How will we define our main action? We know that it must be an IO () action, which we want to read the command line args and print some output, producing (), or nothing of value, eventually.

There are two ways to create an IO action (either directly or by calling a function that performs them):

  1. Lift an ordinary value into the IO monad, using the return function.
  2. Combine two existing IO actions.

Since we want to do two things, we'll take the second approach. The built-in action getArgs reads the command-line arguments and passes them along as a list of strings. The built-in function putStrLn takes a string and creates an action that writes this string to the console.

To combine these actions, we use a do-block. A do-block consists of a series of lines, all lined up with the first non-whitespace character after the do. Each line can have one of two forms:

  1. name <- action1
  2. action2

The first form binds the result of action1 to name, to be available in next actions. For example, if the type of action1 is IO [String] (an IO action returning a list of strings, as with getArgs), then name will be bound in all the subsequent actions to the list of strings thus passed along, through the use of "bind" operator >>=. The second form just executes action2, sequencing it with the next line (should there be one) through the >> operator. The bind operator has different semantics for each monad: in the case of the IO monad, it executes the actions sequentially, performing whatever external side-effects that result from actions. Because the semantics of this composition depend upon the particular monad used, you cannot mix actions of different monad types in the same do-block - only IO monad can be used (it's all in the same "pipe").

Of course, these actions may themselves call functions or complicated expressions, passing along their results (either by calling the return function, or some other function that eventually does so). In this example, we first take the first element of the argument list (at index 0, args !! 0), concatenate it onto the end of the string "Hello, " ("Hello, " ++), and finally pass that to putStrLn which creates new IO action, participating in the do-block sequencing.

A new action thus created, which is a combined sequence of actions as described above, is stored in the identifier main of type IO (). The Haskell system notices this definition, and executes the action in it.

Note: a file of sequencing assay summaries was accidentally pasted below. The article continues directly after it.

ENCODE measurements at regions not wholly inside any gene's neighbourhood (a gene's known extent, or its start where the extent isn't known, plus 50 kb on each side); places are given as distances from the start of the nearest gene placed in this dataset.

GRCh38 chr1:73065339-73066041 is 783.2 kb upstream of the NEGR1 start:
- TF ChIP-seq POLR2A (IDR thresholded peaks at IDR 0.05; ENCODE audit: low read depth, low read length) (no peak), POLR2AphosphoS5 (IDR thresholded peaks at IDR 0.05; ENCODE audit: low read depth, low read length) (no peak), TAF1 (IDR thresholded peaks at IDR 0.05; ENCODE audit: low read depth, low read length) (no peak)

Strings are lists of characters in Haskell, so you can use any of the list functions and operators on them. A full table of the standard operators and their precedences follows:

Operator(s) Precedence Associativity Description
. 9 right function composition
!! left list indexing
^, ^^, ** 8 right exponentiation (integer, fractional, and floating-point)
*, / 7 left multiplication, division
+, - 6 left addition, subtraction
: 5 right cons (list construction)
++ right list concatenation
`elem`, `notElem` 4 left list membership
==, /=, <, <=, >=, > left equality, inequality, and other relation operators
&& 3 right logical and
|| 2 right logical or
>>, >>= 1 left monadic bind ignoring the return value, monadic bind piping value to the next function
=<< right reverse monadic bind (same as above, but arguments reversed)
$ 0 right infix function application (f $ x is the same as f x, but right-associative instead of left)

To compile and run the program, try something like this:

debian:/home/jdtang/haskell_tutorial/code# ghc -o hello_you --make listing2.hs
debian:/home/jdtang/haskell_tutorial/code# ./hello_you Jonathan
Hello, Jonathan

The -o option specifies the name of the executable you want to create, and then you just specify the name of the Haskell source file.

  1. Change the program so it reads two arguments from the command line, and prints out a message using both of them
  2. Change the program so it performs a simple arithmetic operation on the two arguments and prints out the result. You can use read to convert a string to a number, and show to convert a number back into a string. Play around with different operations.
  3. getLine is an IO action that reads a line from the console and returns it as a string. Change the program so it prompts for a name, reads the name, and then prints that instead of the command line value

Write Yourself a Scheme in 48 Hours
First Steps Parsing →